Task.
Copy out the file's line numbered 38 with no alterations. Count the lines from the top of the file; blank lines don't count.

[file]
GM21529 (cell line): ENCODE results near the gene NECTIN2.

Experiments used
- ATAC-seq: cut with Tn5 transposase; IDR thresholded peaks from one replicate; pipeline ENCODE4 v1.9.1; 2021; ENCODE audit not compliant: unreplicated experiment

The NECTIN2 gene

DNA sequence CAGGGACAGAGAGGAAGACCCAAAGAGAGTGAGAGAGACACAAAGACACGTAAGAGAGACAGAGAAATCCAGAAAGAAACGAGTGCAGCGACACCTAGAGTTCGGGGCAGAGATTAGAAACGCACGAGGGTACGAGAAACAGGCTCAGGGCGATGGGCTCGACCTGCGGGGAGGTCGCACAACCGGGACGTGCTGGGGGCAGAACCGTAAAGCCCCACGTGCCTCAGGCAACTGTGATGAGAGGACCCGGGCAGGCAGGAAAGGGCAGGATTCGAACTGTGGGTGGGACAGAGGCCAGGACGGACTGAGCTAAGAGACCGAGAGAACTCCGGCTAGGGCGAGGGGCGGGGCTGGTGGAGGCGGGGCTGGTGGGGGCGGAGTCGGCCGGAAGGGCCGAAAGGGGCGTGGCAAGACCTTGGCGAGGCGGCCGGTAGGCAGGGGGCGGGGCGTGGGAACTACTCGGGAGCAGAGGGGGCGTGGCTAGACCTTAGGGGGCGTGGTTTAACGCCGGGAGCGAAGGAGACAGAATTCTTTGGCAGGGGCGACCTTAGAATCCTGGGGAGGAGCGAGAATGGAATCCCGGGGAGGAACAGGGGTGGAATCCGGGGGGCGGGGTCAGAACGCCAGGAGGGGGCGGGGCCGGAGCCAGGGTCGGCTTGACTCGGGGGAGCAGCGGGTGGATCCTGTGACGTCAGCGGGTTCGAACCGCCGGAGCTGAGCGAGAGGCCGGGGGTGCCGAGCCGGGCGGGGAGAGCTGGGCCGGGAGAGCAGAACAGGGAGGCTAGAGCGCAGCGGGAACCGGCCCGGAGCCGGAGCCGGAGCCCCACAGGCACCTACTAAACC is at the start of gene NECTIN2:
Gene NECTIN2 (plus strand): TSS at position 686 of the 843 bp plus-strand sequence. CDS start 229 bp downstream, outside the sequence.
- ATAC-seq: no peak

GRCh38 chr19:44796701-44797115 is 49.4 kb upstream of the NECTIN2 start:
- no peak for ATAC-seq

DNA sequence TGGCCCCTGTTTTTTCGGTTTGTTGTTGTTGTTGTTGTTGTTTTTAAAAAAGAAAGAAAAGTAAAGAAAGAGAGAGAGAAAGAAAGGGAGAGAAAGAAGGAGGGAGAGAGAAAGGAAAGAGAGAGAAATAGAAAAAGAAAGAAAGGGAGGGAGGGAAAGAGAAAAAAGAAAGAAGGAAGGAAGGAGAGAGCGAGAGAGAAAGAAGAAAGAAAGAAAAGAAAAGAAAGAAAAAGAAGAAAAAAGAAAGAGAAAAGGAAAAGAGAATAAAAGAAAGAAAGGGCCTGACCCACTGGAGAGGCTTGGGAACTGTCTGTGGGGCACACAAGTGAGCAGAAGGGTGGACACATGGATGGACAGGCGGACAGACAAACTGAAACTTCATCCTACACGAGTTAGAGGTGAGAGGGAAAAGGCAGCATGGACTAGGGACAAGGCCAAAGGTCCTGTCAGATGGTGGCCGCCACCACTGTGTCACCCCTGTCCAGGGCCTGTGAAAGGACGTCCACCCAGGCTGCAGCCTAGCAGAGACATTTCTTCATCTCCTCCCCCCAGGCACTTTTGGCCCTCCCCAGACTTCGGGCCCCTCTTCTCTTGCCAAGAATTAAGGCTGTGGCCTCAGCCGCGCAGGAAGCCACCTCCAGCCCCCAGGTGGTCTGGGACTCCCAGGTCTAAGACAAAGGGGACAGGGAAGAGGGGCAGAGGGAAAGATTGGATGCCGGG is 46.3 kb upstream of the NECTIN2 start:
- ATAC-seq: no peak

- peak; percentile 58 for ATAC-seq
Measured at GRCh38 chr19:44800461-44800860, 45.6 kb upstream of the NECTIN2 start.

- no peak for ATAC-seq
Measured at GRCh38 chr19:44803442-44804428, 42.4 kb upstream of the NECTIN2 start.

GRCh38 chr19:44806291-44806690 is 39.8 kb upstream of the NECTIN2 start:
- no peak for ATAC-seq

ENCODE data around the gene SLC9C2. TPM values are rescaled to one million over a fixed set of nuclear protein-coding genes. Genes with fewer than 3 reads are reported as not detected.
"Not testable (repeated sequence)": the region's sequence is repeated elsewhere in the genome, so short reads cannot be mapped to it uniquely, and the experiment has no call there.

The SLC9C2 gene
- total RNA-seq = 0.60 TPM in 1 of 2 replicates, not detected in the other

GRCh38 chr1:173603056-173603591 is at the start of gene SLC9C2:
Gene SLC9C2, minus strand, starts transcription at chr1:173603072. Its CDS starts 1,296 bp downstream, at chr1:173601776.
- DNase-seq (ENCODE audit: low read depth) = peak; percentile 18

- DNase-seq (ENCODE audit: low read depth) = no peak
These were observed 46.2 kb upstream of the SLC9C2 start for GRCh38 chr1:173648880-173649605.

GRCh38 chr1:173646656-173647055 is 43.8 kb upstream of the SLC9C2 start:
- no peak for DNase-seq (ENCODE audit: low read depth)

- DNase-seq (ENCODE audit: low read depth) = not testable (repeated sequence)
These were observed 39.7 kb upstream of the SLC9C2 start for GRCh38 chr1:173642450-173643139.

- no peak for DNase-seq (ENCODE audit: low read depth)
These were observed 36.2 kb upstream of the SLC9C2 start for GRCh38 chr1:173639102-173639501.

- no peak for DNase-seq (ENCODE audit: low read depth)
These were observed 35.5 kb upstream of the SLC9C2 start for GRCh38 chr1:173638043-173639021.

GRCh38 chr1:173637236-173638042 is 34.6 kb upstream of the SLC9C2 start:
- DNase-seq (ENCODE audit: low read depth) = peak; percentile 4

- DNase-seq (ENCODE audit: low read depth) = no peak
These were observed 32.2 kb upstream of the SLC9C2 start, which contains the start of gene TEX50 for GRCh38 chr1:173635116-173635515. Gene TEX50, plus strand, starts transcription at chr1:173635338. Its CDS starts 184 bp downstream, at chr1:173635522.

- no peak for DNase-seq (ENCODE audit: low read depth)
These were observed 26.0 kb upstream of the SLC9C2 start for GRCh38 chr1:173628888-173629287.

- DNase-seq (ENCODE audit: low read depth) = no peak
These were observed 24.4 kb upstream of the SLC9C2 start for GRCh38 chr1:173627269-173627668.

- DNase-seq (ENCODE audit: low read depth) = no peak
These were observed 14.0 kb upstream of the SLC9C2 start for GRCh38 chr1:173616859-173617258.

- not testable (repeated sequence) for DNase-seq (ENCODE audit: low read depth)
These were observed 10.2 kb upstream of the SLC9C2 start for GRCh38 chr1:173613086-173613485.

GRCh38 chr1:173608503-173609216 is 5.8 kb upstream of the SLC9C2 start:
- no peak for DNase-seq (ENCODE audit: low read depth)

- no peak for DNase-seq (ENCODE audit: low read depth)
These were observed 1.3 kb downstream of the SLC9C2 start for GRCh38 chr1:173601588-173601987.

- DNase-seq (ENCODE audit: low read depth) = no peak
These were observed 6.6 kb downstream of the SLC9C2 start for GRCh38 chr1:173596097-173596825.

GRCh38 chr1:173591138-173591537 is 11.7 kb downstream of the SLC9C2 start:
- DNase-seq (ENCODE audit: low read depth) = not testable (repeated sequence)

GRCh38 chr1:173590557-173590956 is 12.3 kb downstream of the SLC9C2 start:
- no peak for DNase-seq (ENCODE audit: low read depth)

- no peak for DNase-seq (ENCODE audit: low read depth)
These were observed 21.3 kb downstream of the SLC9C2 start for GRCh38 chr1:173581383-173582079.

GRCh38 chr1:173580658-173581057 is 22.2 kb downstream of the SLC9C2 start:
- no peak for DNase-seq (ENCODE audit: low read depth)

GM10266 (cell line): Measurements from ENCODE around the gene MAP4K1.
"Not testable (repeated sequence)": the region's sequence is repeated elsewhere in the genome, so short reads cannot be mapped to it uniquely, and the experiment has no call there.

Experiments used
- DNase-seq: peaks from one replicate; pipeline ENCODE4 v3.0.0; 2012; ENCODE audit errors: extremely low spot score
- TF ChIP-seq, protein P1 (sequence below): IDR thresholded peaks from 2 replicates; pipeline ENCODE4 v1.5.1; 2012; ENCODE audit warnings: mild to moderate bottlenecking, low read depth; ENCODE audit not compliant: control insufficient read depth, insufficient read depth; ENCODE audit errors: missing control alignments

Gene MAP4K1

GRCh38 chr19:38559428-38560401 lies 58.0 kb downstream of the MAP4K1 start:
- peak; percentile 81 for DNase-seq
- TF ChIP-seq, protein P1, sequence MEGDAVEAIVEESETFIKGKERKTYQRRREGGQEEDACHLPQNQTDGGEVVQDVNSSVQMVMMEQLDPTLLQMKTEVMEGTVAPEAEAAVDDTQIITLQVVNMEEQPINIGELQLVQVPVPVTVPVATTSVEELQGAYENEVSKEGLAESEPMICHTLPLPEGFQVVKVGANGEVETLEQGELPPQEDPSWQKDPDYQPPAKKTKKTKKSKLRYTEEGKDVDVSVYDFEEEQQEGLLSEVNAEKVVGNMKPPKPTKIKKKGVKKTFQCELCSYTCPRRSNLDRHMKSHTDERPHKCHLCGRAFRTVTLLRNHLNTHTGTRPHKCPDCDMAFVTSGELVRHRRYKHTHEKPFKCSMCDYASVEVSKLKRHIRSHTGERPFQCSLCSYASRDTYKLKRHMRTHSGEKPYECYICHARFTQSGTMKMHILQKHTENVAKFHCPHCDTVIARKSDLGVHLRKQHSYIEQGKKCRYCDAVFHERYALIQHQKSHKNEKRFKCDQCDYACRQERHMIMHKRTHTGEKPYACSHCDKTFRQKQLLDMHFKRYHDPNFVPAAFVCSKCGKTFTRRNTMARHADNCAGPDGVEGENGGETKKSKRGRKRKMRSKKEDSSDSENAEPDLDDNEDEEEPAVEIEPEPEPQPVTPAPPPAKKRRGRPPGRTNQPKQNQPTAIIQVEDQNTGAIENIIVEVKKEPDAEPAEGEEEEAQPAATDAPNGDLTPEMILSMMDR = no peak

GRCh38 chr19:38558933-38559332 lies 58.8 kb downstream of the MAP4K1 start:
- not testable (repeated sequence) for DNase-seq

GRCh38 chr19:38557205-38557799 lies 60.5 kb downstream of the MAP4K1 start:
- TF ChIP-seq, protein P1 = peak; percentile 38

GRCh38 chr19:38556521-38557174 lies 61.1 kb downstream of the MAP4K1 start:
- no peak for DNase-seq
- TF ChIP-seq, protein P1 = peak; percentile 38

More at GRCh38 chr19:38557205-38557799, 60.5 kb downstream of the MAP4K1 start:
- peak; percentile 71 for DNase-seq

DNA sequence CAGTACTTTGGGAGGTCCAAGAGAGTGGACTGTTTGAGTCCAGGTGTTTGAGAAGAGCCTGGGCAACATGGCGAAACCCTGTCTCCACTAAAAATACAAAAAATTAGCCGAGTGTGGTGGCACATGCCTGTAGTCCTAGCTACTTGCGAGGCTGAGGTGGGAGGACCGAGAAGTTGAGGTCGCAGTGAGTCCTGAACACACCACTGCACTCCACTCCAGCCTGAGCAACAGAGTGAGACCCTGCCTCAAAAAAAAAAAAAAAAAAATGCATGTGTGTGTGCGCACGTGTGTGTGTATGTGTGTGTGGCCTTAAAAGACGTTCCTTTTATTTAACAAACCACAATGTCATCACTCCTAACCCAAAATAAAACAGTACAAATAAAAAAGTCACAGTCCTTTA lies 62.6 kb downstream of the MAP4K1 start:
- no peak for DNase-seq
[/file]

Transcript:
These were observed 32.2 kb upstream of the SLC9C2 start, which contains the start of gene TEX50 for GRCh38 chr1:173635116-173635515. Gene TEX50, plus strand, starts transcription at chr1:173635338. Its CDS starts 184 bp downstream, at chr1:173635522.